So here you are, paying hundreds every month to have insurance, that you're not getting great care with, and you're probably not using very often. When was the last time you went to your doctor? And the time before that? It's probably less than 2-3x/month, I can almost guarantee it. Unless you’re having an acute issue. OR, you are 60+ and have chronic health issues that diet/lifestyle just can’t fix at this point. If that's the case, then this post isn't for you.
A lot of the patients I get are women who were just put on birth control and didn't really want to be on it in the first place, but know that if they go back to their doctor, they'll just switch them to another one. So they're stuck in birth control limbo and just continue taking what they were given, since they don't have a better option.
Instead of paying those hundreds for your insurance, you can put it towards visits with an uninsured practitioner. Generally, follow-up visits with NDs cost anywhere from $150-250, depending on your doctor and the area you're in. That means you can see your ND every 2 weeks (maybe more) for the cost of your insurance, every month. And chances are, you most likely won't be seeing them that often, at least not on a regular basis.
If doctors do their jobs right, they'll never see their patients for too long. And that's our goal. As much as I love my patients, I don't want to see them forever!
Things You Pay a Lot of Money For and Don’t Think Twice About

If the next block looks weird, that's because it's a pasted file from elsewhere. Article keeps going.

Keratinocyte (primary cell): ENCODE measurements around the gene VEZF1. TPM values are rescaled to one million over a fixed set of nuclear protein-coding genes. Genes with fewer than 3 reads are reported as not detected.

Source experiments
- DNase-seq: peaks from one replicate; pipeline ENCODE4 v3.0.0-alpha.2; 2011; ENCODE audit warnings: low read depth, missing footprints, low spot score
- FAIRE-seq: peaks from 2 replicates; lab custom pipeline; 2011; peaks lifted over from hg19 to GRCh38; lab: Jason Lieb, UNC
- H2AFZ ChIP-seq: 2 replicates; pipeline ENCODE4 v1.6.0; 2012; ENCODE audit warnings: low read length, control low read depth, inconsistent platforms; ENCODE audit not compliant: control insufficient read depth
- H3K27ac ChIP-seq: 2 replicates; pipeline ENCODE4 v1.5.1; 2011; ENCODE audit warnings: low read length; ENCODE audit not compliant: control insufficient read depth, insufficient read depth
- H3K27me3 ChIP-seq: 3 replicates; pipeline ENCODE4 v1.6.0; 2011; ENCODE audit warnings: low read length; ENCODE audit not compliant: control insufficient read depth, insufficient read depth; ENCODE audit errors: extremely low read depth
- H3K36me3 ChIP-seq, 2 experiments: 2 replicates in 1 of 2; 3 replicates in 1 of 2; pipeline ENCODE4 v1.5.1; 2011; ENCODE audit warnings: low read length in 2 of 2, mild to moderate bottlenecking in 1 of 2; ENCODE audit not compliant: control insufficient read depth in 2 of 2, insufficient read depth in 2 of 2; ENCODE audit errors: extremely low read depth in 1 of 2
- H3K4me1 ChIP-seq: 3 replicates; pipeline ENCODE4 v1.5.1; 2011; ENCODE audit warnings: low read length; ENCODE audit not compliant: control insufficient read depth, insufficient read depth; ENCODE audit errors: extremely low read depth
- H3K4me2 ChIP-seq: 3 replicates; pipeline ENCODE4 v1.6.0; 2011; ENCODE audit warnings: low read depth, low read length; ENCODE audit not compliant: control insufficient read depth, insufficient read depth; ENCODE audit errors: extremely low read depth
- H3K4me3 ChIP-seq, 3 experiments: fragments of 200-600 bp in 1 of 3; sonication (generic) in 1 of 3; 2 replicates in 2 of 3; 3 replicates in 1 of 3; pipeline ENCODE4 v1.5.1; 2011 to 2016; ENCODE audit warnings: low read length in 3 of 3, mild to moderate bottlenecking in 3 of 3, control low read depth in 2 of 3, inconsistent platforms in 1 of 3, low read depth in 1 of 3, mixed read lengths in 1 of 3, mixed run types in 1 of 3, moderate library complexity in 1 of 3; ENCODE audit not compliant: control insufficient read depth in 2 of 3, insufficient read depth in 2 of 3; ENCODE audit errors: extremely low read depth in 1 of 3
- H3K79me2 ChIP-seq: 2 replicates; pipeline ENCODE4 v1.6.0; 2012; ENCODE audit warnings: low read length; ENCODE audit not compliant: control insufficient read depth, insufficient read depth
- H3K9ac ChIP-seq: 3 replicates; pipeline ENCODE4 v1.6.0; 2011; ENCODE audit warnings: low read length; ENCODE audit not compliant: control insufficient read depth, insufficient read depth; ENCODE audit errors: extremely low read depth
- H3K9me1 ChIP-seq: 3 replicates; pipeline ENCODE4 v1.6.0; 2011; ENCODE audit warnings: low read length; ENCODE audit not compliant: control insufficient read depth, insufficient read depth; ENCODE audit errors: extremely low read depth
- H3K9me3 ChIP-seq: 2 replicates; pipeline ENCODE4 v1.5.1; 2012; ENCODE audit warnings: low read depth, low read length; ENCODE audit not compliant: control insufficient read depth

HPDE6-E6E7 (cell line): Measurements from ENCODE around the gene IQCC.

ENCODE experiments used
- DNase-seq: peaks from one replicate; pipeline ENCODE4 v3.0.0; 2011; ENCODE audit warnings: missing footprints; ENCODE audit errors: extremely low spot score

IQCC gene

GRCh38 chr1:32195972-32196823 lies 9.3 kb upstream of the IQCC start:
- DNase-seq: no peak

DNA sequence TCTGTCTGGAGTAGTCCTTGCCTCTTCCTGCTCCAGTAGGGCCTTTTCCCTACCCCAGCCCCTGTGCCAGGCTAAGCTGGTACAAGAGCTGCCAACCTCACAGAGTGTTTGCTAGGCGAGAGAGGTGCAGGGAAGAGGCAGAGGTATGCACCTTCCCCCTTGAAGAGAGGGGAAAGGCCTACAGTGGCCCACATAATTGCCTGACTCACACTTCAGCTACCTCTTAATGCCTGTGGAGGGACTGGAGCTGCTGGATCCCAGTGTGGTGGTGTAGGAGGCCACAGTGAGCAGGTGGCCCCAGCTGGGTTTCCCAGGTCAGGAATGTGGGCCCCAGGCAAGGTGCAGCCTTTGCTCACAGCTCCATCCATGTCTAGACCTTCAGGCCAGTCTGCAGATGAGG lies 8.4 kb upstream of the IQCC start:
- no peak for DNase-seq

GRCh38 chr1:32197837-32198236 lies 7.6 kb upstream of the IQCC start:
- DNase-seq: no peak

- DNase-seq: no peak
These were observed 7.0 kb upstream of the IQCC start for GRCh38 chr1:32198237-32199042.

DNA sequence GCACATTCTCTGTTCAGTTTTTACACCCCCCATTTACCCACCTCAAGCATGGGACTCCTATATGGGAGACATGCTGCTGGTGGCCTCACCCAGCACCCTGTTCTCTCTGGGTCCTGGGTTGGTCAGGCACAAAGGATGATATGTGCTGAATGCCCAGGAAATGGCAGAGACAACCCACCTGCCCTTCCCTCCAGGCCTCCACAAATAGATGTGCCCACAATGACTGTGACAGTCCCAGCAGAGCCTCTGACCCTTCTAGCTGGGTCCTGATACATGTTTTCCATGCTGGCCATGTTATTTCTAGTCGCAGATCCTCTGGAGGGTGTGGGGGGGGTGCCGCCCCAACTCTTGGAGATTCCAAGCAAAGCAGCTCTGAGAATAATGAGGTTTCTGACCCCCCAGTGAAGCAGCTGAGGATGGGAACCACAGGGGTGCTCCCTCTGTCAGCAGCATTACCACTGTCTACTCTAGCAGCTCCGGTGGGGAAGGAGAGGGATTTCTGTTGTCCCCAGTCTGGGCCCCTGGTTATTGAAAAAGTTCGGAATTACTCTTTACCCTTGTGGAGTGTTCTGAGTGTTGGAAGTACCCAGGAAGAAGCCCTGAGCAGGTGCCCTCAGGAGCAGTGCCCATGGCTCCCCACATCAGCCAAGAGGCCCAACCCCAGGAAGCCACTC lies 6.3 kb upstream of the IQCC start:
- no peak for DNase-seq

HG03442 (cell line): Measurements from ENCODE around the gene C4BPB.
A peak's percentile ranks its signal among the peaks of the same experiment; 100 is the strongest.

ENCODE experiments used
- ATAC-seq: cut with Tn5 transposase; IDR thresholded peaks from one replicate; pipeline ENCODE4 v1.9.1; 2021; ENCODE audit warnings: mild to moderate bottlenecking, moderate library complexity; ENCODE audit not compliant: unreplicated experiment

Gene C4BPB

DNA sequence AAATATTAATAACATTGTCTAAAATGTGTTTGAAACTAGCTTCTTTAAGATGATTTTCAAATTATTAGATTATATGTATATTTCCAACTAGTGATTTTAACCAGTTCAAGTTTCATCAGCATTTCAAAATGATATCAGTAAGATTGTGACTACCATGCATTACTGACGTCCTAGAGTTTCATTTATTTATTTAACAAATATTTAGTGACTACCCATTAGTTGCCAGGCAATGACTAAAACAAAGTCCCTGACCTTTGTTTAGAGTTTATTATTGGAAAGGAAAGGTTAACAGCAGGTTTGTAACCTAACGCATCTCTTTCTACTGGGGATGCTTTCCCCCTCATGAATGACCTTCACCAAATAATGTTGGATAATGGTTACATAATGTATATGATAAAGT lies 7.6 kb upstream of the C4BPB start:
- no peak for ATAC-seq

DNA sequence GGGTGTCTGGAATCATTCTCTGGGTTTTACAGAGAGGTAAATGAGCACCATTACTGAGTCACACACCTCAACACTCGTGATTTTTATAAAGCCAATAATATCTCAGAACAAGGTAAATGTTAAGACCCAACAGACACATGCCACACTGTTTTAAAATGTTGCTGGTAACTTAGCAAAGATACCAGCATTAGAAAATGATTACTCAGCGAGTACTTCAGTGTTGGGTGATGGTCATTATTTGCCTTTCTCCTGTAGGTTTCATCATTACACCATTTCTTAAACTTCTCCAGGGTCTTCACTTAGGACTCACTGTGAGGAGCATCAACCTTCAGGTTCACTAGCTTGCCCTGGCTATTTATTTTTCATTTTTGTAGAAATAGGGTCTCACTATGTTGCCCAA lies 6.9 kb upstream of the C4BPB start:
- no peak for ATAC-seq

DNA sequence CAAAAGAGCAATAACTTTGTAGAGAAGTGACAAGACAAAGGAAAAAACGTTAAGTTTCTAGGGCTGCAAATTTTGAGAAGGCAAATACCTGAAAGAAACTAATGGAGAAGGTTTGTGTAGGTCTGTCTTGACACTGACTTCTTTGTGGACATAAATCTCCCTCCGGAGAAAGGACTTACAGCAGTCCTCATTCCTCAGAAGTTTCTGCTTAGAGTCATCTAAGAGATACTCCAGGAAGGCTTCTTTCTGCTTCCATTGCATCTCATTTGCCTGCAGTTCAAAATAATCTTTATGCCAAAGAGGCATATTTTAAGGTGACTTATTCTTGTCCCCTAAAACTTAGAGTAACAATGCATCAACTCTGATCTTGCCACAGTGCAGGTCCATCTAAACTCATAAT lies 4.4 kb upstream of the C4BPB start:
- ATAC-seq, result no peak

Ladies, this one’s for you. How much do you spend on that haircut every few months? Unless you're going to great clips, you're probably spending close to $100, if not more! And what about a facial? Those usually start at around $100, so I know you're spending at least that. Whether it’s your eyelashes, your nails, or whatever, these things add up, and if they're a regular routine, just make note of exactly how much you spend on these things. Doctors go to school and into debt for a LONG time to be getting almost as much as an esthetician or hair dresser makes in the same time per person (in the insurance model).
I know this one is annoying because it's on every business blog and post. And I'm definitely not saying you should give up date nights or friends nights to see your doctor. Community and having a social life are important. But just make note of how much you spend on one night out- easily close to $100, if you're having a couple cocktails with dinner and do something afterwards.
As much as I'd love to say I'm above shopping on Amazon, I'm not. Though, I will say the amount has drastically decreased since watching that episode of The Patriot Act. But seriously.. We all know that you get a package on your doorstep every too often with a purchase that wasn't totally necessary. But it was so easy to just browse, and click, so you bought it, and now you have 50 cardboard boxes stacked up next to your recycle bin. I may or may not be speaking from experience…